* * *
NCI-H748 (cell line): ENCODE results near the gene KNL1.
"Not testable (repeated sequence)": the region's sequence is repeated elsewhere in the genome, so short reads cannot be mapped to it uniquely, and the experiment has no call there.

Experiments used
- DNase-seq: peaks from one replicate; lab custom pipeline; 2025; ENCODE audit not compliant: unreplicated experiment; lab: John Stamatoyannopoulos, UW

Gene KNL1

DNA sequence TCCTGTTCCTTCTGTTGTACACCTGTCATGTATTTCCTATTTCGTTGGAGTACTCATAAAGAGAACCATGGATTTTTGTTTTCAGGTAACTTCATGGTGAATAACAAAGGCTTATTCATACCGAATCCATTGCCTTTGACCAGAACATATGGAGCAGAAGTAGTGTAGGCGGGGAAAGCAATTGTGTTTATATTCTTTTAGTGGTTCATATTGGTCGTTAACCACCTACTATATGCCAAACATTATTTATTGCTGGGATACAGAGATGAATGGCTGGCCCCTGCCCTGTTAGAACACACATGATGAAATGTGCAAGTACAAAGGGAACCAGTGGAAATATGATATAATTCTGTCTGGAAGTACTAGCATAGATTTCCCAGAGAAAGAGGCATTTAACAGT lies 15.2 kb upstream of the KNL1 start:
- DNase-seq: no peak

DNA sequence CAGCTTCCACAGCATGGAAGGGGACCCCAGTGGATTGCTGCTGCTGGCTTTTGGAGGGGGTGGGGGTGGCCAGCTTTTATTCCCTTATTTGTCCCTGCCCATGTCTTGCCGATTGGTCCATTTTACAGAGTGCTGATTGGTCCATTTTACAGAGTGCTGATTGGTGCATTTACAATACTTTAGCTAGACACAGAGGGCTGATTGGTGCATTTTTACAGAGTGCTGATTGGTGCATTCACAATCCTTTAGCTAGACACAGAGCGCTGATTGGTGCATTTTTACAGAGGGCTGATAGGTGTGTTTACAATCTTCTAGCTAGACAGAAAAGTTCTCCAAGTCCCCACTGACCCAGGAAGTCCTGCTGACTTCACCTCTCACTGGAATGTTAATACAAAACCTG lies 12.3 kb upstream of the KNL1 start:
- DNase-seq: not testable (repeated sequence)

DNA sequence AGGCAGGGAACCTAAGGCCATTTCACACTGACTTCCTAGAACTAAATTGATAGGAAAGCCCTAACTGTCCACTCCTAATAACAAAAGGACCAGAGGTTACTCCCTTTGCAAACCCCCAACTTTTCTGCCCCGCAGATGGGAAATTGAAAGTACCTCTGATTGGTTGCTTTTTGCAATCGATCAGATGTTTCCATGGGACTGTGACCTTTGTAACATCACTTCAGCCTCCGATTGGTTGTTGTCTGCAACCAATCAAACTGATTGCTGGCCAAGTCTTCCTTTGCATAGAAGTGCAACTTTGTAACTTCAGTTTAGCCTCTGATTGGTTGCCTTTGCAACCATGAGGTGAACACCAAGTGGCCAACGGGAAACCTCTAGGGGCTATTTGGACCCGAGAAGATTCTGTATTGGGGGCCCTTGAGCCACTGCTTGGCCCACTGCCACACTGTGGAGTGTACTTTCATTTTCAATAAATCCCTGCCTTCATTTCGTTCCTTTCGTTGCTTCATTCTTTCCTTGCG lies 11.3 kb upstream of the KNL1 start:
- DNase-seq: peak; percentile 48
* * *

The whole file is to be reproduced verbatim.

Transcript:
NCI-H748 (cell line): ENCODE results near the gene KNL1.
"Not testable (repeated sequence)": the region's sequence is repeated elsewhere in the genome, so short reads cannot be mapped to it uniquely, and the experiment has no call there.

Experiments used
- DNase-seq: peaks from one replicate; lab custom pipeline; 2025; ENCODE audit not compliant: unreplicated experiment; lab: John Stamatoyannopoulos, UW

Gene KNL1

DNA sequence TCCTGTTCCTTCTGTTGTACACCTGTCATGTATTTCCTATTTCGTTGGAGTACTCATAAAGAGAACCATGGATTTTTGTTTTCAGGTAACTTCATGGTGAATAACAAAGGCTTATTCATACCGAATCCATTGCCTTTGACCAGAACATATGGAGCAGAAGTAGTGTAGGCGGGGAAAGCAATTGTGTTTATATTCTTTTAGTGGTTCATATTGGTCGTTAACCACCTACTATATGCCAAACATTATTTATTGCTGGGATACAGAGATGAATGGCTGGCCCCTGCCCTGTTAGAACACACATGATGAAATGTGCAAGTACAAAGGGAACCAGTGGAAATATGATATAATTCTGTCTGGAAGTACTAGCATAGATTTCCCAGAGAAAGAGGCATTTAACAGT lies 15.2 kb upstream of the KNL1 start:
- DNase-seq: no peak

DNA sequence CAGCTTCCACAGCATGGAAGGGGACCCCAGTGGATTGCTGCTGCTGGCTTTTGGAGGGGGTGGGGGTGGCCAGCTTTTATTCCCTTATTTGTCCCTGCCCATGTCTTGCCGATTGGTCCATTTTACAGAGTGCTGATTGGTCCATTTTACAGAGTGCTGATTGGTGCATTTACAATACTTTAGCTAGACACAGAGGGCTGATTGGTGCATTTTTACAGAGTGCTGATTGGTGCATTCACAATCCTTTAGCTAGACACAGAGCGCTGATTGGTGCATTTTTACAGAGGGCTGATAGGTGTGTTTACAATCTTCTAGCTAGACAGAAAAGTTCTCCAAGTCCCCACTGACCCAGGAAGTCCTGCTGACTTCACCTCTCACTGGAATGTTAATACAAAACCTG lies 12.3 kb upstream of the KNL1 start:
- DNase-seq: not testable (repeated sequence)

DNA sequence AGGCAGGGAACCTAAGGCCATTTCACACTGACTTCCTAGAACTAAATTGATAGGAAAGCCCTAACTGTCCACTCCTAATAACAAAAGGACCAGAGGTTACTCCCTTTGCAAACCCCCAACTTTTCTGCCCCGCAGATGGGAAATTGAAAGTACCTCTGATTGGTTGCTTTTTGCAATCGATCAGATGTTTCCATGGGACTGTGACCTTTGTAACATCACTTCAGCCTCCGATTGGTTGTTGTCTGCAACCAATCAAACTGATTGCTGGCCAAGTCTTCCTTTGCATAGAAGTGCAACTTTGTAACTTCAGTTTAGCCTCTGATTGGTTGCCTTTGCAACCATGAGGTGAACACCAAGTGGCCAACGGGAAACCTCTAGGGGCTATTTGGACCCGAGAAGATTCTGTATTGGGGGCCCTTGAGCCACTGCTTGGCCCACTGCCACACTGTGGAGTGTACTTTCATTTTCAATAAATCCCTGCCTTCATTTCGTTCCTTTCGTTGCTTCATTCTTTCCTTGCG lies 11.3 kb upstream of the KNL1 start:
- DNase-seq: peak; percentile 48